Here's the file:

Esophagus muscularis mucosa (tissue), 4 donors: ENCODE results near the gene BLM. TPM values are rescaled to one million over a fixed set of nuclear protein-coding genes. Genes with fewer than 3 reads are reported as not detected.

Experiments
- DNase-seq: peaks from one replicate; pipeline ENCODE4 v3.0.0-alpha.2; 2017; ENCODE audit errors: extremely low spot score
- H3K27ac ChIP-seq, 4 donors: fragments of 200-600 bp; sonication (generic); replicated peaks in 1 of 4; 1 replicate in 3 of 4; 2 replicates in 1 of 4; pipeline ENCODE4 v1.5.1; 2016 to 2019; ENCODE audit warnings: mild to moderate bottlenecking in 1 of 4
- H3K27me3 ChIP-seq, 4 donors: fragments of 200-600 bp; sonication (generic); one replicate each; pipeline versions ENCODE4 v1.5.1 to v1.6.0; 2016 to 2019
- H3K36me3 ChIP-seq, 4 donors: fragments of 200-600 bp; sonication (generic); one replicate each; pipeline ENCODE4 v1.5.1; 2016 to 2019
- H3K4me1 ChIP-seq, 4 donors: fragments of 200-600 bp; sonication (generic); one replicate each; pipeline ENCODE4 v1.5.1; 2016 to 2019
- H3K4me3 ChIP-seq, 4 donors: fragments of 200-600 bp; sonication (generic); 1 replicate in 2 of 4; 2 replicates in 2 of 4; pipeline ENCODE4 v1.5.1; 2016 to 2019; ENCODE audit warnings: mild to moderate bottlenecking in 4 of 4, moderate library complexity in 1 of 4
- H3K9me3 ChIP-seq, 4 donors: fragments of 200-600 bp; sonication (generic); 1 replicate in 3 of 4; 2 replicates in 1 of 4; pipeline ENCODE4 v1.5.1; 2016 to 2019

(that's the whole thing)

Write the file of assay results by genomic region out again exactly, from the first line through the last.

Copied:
Esophagus muscularis mucosa (tissue), 4 donors: ENCODE results near the gene BLM. TPM values are rescaled to one million over a fixed set of nuclear protein-coding genes. Genes with fewer than 3 reads are reported as not detected.

Experiments
- DNase-seq: peaks from one replicate; pipeline ENCODE4 v3.0.0-alpha.2; 2017; ENCODE audit errors: extremely low spot score
- H3K27ac ChIP-seq, 4 donors: fragments of 200-600 bp; sonication (generic); replicated peaks in 1 of 4; 1 replicate in 3 of 4; 2 replicates in 1 of 4; pipeline ENCODE4 v1.5.1; 2016 to 2019; ENCODE audit warnings: mild to moderate bottlenecking in 1 of 4
- H3K27me3 ChIP-seq, 4 donors: fragments of 200-600 bp; sonication (generic); one replicate each; pipeline versions ENCODE4 v1.5.1 to v1.6.0; 2016 to 2019
- H3K36me3 ChIP-seq, 4 donors: fragments of 200-600 bp; sonication (generic); one replicate each; pipeline ENCODE4 v1.5.1; 2016 to 2019
- H3K4me1 ChIP-seq, 4 donors: fragments of 200-600 bp; sonication (generic); one replicate each; pipeline ENCODE4 v1.5.1; 2016 to 2019
- H3K4me3 ChIP-seq, 4 donors: fragments of 200-600 bp; sonication (generic); 1 replicate in 2 of 4; 2 replicates in 2 of 4; pipeline ENCODE4 v1.5.1; 2016 to 2019; ENCODE audit warnings: mild to moderate bottlenecking in 4 of 4, moderate library complexity in 1 of 4
- H3K9me3 ChIP-seq, 4 donors: fragments of 200-600 bp; sonication (generic); 1 replicate in 3 of 4; 2 replicates in 1 of 4; pipeline ENCODE4 v1.5.1; 2016 to 2019